Arithmetic sums

in STEMGeeks7 months ago

I don't often see a lot of pure maths posts here, so I thought I would contribute, with one of the most useful formulas I use in everyday life (well kind of)

The other day, someone asked me what is the average roll on a 6 sided die (for those that aren't familiar with the term, a die is the singular form of dice)

Their immediate guess was 3? but that's not actually right, the average is 3.5.

So how would we calculate this, simple add up all the outcomes and divided by the number of outcomes.

1+2+3+4+5+6 = 21, so we divided that by 6, and obtain 3.5.

So what's a quick way to add up a series

well a cube die, only has 6 sides so that's nice and easy to add up, but what if it was the one of those die with 20 sides. that will take a bit longer. Luckily there is an easy way to ass up a series. In this case the series is called an arithmetic series.

Arithmetic series

An arithmetic series is a sum of numbers, where the next number is the same distance away from the previous number by the same amount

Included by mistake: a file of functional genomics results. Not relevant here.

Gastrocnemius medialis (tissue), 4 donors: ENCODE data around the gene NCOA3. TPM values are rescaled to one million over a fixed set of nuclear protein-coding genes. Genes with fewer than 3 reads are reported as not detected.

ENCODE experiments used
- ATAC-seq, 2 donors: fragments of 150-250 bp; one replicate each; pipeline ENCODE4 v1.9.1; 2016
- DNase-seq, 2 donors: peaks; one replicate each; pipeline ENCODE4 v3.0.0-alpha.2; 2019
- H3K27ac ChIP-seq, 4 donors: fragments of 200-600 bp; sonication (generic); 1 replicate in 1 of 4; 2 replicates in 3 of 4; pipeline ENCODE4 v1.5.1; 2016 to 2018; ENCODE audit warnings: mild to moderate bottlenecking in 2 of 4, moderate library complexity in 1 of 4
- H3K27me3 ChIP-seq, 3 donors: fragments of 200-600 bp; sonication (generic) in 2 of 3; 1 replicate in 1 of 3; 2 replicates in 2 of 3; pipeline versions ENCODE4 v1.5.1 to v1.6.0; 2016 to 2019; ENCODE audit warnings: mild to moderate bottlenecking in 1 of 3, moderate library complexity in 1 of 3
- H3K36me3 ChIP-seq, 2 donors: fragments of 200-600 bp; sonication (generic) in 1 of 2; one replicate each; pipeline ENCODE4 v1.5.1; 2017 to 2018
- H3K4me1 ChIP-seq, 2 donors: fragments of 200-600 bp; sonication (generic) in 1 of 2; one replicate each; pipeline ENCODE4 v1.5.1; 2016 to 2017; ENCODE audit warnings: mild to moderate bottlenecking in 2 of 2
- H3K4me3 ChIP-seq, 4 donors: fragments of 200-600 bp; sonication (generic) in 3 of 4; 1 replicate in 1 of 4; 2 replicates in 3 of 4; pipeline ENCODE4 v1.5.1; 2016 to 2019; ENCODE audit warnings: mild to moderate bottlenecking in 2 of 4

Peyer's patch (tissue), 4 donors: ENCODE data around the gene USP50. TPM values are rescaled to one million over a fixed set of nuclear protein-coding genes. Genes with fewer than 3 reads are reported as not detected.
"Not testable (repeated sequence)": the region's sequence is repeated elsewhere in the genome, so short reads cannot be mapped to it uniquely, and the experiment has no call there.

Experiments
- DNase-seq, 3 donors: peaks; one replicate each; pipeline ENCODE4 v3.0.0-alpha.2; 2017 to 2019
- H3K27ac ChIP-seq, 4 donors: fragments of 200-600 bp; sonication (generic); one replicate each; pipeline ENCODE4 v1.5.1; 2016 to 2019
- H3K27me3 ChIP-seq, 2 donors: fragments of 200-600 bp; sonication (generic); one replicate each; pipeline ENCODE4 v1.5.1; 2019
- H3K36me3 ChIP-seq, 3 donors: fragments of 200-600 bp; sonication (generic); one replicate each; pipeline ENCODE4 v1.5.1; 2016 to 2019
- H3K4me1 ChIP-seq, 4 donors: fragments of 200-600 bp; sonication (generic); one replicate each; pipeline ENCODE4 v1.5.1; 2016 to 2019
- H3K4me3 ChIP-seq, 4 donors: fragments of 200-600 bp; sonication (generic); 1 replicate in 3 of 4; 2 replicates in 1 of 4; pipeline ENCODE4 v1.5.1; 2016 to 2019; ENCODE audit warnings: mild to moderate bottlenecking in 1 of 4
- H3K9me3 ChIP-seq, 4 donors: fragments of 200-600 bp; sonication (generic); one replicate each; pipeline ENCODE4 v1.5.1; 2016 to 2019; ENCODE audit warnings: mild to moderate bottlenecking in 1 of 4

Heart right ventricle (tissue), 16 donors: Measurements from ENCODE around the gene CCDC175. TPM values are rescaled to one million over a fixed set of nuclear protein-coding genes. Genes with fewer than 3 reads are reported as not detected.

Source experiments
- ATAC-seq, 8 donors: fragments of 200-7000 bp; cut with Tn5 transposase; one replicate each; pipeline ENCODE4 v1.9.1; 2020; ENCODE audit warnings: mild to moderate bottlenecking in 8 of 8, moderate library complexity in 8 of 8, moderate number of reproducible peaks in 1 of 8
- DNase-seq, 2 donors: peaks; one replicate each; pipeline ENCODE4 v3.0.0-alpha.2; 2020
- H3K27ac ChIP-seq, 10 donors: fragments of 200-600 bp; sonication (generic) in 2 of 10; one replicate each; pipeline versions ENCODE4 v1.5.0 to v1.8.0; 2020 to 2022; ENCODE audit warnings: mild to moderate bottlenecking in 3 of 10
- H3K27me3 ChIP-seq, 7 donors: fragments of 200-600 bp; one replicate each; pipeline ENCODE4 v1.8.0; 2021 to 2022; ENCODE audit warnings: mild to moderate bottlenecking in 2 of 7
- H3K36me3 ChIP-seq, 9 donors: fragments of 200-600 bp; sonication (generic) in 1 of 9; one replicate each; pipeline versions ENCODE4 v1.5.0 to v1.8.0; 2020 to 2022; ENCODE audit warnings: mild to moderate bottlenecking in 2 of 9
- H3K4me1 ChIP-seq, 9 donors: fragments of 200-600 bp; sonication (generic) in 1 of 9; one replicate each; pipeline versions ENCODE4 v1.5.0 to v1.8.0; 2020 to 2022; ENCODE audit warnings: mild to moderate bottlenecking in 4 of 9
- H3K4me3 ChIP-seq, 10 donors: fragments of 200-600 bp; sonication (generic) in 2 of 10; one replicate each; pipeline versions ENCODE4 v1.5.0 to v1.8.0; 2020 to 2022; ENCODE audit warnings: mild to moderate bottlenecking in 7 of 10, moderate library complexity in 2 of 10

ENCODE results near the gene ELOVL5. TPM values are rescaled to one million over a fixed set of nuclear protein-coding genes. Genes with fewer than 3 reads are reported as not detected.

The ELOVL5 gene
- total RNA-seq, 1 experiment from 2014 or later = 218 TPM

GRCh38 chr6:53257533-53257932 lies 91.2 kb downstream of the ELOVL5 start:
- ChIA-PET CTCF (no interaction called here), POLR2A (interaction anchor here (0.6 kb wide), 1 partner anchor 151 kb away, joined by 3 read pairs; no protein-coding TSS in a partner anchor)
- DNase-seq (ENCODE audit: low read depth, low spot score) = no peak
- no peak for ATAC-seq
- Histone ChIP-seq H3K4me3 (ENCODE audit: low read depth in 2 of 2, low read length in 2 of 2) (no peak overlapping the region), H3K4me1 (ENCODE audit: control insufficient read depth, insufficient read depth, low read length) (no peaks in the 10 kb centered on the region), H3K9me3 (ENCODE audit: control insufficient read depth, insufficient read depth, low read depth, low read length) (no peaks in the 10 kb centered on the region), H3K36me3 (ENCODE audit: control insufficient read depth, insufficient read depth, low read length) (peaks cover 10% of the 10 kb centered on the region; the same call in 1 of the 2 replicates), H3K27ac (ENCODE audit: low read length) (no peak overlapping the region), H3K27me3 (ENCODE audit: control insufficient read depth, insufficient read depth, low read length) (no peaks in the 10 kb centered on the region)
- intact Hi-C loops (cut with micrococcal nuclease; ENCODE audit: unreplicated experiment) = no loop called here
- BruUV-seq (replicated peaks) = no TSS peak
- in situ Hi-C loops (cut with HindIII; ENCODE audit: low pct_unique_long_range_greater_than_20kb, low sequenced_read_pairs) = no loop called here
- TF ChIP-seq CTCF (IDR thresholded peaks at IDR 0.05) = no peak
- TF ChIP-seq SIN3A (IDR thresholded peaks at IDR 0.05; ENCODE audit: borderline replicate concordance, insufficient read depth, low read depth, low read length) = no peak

examples include a series that adds 1 each time

1+2+3+4+5..

or a series of even numbers

2+4+6+8

the numbers can start from any number like this

10+13+16+19

How to solve these quickly

a very simple trick, is you add two series together say for example you had the series 1 to 6 going up by ones, we do the following

(1+ 2+ 3+ 4 +5 +6 ) + (6+5+4+3+2+1)

This becomes (7+7+7+7+7+7) or simply 7*6 = 42

now we divide by 2, and have the answer which is 21. If you remember the dice example we would simply divide by 6 to get 3.5 as the answer.

An even quicker way

well the above process there is a formula that works, I wont derive the formula here, but it is derived in much the same way the problem was solved above. The formula is:

Sum = (a+l)*n/2

where
a = first number
l = last number
n = how many numbers

in our example, Sum = (1 + 6)* 6/2 = 7*3 = 21

So there you have it an easy way to calculate sums, perhaps you might need it one day.

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 7 months ago 

I remember formulas like these back in middle school.

They definitely made some calculations easier.

Yeah this is maths that many of us learnt at school, but surprising very useful to know. Imagine how long it would take to add up the first 100 numbers, instead you just go 101*50 = 5050. It takes like 5 seconds.

 7 months ago 

Praise the people that figured that out.

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